Other brands were at such low sample size, trends have to be taken with some skepticism, but the Gobosh and SportCruiser held up about as we’ll as the best LSAs with complaints about parts availability and the overall cost of repairs. Jabirus were singled out as good for large pilots-six feet tall and 330 pounds-but doors and paint were a problem. Flight Designs CT line had complaints about gear issues and parts availability, but the complaints were almost entirely about the older CTSW design rather than the newer CTLS.

Worth noting is that super-simple designs, such as the Cub Crafters Top Cub or vintage J-3s, did much better than any of the newer LSAs.

New-School Economics

A completely unexpected fact that surfaced during this study was how many pilot starts walked in the door specifically looking for Sport Pilot licenses. One school reported a shocking nine out of 10 pilots fit this category. We contacted several schools and saw a range from a third of new students specifically seeking Light Sport to 80 or 90 percent of all new applicants. These are just from schools offering both LSA and traditional trainers.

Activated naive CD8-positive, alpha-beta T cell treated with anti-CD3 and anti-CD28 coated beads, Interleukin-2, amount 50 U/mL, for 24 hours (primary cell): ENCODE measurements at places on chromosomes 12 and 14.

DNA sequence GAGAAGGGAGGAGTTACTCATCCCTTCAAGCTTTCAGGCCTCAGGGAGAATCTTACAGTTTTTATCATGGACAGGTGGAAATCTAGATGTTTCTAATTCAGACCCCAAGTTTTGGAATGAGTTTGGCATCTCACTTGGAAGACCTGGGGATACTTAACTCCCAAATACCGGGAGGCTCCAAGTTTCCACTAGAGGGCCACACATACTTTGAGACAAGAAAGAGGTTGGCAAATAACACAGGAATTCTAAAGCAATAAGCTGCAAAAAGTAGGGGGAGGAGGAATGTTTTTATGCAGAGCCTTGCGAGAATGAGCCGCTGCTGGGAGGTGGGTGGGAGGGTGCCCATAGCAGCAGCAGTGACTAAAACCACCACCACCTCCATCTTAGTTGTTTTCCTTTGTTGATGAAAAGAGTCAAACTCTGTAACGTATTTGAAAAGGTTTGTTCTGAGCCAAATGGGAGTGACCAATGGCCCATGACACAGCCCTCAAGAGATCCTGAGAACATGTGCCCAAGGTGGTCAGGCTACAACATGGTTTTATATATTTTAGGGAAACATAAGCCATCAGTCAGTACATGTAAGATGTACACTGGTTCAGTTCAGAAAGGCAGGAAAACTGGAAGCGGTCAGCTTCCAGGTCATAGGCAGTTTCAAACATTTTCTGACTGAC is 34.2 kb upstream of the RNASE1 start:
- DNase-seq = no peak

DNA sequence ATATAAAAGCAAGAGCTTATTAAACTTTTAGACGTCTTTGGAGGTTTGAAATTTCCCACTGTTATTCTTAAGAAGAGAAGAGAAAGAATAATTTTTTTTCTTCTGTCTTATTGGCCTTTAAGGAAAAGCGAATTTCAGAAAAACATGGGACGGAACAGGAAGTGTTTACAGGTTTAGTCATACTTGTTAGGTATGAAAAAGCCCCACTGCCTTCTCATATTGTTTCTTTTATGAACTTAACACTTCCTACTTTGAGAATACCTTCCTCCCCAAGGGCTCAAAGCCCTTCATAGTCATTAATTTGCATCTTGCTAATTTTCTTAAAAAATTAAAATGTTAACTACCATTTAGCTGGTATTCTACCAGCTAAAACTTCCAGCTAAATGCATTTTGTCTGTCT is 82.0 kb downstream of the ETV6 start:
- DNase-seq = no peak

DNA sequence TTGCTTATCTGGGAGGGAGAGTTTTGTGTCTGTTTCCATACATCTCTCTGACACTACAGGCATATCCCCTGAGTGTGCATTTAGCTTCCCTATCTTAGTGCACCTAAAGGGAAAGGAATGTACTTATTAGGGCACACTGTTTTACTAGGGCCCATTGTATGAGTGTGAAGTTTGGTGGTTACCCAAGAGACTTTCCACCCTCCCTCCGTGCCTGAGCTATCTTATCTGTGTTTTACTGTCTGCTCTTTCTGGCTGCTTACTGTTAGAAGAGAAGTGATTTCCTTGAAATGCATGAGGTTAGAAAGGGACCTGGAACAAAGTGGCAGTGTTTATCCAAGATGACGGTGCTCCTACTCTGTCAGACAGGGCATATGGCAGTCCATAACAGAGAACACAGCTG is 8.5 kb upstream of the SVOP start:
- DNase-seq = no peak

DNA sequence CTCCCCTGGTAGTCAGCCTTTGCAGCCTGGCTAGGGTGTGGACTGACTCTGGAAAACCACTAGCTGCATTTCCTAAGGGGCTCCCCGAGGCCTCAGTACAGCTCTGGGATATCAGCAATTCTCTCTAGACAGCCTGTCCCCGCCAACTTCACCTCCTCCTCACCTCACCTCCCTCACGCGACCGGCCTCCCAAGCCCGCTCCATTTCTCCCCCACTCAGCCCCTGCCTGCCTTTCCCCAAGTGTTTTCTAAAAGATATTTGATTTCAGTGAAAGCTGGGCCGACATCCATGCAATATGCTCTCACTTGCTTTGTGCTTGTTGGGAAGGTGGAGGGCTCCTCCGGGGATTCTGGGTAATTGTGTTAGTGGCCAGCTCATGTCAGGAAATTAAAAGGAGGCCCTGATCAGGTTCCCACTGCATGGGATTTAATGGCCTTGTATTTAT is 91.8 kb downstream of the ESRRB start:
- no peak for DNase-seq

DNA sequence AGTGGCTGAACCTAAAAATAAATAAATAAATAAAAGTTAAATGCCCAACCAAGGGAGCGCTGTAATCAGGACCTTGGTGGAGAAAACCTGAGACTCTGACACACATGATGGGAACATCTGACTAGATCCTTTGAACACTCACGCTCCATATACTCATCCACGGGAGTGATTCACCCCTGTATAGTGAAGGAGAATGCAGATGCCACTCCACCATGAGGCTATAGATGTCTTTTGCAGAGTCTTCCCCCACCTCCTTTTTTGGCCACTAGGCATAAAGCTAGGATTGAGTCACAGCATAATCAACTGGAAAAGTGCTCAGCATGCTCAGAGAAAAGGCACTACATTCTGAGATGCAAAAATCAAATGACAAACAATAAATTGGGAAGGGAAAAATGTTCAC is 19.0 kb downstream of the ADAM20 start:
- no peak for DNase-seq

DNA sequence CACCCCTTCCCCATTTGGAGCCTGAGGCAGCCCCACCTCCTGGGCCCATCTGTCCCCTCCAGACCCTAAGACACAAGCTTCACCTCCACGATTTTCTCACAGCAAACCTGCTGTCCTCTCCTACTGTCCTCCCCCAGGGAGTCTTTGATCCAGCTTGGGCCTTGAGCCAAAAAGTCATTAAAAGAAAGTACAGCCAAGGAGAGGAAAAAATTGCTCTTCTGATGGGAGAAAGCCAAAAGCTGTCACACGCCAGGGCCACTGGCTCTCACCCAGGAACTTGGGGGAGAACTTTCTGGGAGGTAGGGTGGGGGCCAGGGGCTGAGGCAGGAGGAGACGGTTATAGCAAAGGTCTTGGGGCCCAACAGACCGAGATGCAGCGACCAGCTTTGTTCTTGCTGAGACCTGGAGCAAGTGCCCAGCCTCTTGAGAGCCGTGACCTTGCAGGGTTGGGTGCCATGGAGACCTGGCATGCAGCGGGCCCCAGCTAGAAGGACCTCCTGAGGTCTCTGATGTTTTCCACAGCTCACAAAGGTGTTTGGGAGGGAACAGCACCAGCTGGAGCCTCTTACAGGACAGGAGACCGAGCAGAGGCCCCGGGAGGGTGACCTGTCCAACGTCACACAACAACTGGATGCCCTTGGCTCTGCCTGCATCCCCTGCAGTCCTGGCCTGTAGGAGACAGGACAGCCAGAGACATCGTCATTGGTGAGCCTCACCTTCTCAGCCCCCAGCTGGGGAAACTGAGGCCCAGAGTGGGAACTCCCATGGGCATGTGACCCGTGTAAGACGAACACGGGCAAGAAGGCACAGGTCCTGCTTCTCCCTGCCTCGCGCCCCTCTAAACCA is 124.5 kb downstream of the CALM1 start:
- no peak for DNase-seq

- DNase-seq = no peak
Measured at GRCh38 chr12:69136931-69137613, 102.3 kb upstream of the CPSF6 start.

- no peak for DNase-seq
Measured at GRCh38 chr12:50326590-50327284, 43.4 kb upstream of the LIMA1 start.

One school told us, “Other than training in the Jabiru, we are nothing special as far as schools go but I have students that drive as much as seven hours one way and stay in a hotel or camp in their motor home to train with us because there is nobody closer [who operates LSAs].”